NEOWISE principal investigator Amy Mainzer describes the ongoing tally of space rocks and comets amassed by NASA's Wide-field Infrared Survey Explorer, or WISE.


Title - WISE

Amy Mainzer: WISE is taking a census of our solar neighborhood.

Title - Amy Mainzer. NEOWISE Principal Investigator
Mainzer: And no census would be complete without meeting your nearest neighbors.

Title - Mercury. Venus. Earth. Mars. Jupiter.
Mainzer: The video that you’re seeing is a progression of the WISE survey as we go around the sun. You can

imagine you’re just sort of looking down on the solar system.

Title - near-Earth objects.
Mainzer: The red dots that you see are near-Earth objects. WISE has found several dozen new near-Earth objects.

Title - Numbers reflect tally as of May 10, 2010
Mainzer: And they range in size from about as small as a decent-sized house to as large as a smallish mountain.
There about 150 green dots in the animation.

Title - previously-known near-Earth objects.
Mainzer: And these represent previously-known near-Earth objects that WISE has observed.

Title - comets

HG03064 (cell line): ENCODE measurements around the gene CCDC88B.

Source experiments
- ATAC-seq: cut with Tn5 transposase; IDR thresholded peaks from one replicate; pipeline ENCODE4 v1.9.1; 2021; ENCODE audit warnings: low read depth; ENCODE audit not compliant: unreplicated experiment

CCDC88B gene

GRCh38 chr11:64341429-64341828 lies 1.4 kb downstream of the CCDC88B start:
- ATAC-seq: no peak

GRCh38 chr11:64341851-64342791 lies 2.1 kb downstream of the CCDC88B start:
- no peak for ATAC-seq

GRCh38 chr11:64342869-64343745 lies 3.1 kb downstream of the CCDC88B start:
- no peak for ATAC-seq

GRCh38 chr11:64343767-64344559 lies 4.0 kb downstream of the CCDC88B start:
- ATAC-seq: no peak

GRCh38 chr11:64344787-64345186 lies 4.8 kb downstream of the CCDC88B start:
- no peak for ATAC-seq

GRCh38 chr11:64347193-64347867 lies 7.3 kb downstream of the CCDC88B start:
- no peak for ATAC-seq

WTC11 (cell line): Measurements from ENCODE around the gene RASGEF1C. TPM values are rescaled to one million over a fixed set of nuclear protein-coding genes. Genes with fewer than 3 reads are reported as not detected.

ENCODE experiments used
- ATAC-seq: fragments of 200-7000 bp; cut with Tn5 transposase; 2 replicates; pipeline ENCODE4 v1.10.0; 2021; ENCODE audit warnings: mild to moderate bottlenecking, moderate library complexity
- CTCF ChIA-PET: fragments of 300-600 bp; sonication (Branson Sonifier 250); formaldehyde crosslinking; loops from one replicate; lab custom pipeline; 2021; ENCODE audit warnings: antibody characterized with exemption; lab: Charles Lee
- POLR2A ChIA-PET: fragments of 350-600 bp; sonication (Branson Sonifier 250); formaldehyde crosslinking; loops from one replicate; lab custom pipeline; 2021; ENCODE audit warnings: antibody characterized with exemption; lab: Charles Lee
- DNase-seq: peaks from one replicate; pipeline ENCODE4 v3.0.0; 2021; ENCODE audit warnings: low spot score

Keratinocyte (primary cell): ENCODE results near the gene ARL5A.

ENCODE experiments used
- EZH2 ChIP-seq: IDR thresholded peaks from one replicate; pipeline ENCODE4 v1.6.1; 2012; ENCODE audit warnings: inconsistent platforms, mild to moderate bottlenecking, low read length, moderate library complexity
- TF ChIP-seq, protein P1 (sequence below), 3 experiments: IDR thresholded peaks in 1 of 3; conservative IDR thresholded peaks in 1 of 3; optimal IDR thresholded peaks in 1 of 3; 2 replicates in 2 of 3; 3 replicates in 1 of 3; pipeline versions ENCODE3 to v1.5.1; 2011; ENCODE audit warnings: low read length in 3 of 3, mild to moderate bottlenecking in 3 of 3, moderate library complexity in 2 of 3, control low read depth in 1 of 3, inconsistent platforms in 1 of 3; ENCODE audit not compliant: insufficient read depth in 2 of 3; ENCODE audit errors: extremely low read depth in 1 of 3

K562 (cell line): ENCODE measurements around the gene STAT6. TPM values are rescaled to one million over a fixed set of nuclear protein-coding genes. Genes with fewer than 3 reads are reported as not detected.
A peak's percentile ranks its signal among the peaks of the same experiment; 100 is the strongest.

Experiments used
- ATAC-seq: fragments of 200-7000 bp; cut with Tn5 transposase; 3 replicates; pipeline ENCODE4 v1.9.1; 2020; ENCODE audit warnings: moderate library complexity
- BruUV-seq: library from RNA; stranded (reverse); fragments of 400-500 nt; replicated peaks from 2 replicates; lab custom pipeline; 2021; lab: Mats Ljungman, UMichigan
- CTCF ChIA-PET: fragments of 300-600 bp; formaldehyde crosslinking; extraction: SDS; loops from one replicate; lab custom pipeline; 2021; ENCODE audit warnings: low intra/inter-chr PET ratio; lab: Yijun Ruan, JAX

Mainzer: The yellow blocks represent comets. WISE has observed several dozen so far. We’ve also discovered

around a dozen new comets. Most of what you’re seeing in the animation are white dots. Asteroids. WISE has observed 50,000 asteroids to date.

Title - Numbers reflect tally as of May 10, 2010
Mainzer: About 9,000 are new discoveries. Most of the white dots are between the orbits of Mars and Jupiter.

Title - main-belt asteroids
Mainzer: And these are the main-belt asteroids. But you can also see that there are 2 blobs of white dots that

lie in the orbit of Jupiter.

Title - Jupiter
Mainzer: These are called the Trojan asteroids. One blob is gravitationally anchored to Jupiter ahead of it.

And the other blob is sort of following behind it in its orbit. These always stay 60 degrees away from Jupiter. Why are they there? Are they the same? With the WISE mission we can now not only find new asteroids and comets, but we can characterize them. We can learn more about their sizes, their reflectivities, their compositions and the properties of their surfaces. While this is the end of the animation for today, it’s not the end of the story. We expect to continue surveying through at least October. So, stay tuned! Because who knows what we might find?

Title - NASA. Jet Propulsion Laboratory. California Institute of Technology.

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